Facebook Fosters Political Engagement

I recently presented my dissertation research at the American Political Science Association (APSA) convention and attended a related panel entitled: “Internet: Collective Action, Social Mobilization, and Civic Engagement.” Jessica Feezell, one of the lecturers on the panel, presented her co-authored research paper (PDF) on ”Facebook and Political Engagement.”

Abstract. Can online groups help to foster political engagement among citizens?  We employ a multi-method design incorporating content analysis of political group pages and original survey research of university undergraduates (n = 455) to assess the quality of online political group discussion and effects of online group membership on political engagement measured through political knowledge and political participation surrounding the 2008 election.

We find through OLS and 2SLS multivariate regression analyses that participation in online political groups strongly predicts offline political participation by engaging members online.  However, we fail to confirm through 2SLS that there is a corresponding positive effect on political knowledge, likely due to low quality online group discussion.  This work contributes to an active dialogue on political usage of the Internet and civic engagement by further specifying forms of Internet use and corresponding effects.  Overall, we conclude that online groups perform many of the same positive civic functions as offline groups, specifically in terms of mobilizing political participation.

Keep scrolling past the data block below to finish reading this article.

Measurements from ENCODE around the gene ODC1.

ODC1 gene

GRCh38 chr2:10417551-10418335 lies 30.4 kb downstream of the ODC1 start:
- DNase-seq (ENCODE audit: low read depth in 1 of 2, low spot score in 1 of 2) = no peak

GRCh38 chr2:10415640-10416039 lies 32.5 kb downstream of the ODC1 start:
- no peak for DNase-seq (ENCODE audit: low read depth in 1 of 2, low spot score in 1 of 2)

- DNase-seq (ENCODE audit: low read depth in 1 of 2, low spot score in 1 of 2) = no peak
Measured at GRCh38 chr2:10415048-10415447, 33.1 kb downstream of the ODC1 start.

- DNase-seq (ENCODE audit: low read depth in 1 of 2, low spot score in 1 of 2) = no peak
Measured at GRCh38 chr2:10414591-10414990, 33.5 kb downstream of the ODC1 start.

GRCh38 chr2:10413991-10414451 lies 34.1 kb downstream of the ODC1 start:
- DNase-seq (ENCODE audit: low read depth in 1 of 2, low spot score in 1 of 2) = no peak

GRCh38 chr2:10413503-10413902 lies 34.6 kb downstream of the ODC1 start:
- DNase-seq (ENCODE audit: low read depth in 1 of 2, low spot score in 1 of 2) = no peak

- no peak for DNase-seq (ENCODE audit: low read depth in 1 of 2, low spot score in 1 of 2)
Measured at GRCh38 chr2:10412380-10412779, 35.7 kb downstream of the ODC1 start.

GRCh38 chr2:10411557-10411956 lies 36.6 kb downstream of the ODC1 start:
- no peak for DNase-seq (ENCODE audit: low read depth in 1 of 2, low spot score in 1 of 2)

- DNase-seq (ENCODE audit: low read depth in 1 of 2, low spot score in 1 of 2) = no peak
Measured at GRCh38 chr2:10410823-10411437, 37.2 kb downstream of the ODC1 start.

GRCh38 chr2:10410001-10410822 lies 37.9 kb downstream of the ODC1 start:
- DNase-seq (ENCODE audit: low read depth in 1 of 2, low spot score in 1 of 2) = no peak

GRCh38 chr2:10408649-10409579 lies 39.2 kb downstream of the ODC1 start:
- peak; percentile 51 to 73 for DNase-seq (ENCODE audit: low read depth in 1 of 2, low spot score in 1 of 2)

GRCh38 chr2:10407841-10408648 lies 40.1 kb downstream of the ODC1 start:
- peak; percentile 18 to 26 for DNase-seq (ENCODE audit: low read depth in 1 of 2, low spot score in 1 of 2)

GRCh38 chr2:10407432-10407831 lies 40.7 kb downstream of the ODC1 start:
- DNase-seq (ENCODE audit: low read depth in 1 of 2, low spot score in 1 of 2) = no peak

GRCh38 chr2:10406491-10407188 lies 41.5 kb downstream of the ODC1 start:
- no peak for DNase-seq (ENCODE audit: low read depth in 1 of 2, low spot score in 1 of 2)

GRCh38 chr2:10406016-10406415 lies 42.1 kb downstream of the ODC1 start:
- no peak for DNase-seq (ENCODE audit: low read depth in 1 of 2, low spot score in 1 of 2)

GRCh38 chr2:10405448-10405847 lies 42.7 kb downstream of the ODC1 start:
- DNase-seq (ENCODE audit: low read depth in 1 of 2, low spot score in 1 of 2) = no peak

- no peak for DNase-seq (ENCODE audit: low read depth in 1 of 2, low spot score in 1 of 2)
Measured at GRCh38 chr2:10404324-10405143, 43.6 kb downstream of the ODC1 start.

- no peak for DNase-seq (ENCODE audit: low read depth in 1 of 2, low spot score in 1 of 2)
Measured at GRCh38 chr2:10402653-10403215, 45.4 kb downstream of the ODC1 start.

This study is an important contribution to the study of digital democracy. We need more empirical studies of this kind. My only concern is selection bias apparent in the research. The undergraduates surveyed by the authors were “students in three large political science classes.” In other words, this is a self-selected group of already politically interested individuals.

So the question remains: does Facebook foster political engagement in individuals that are not politically inclined to begin with? And related to my research: would the findings also hold true in countries under authoritarian rule, like Egypt?

Patrick Philippe Meier

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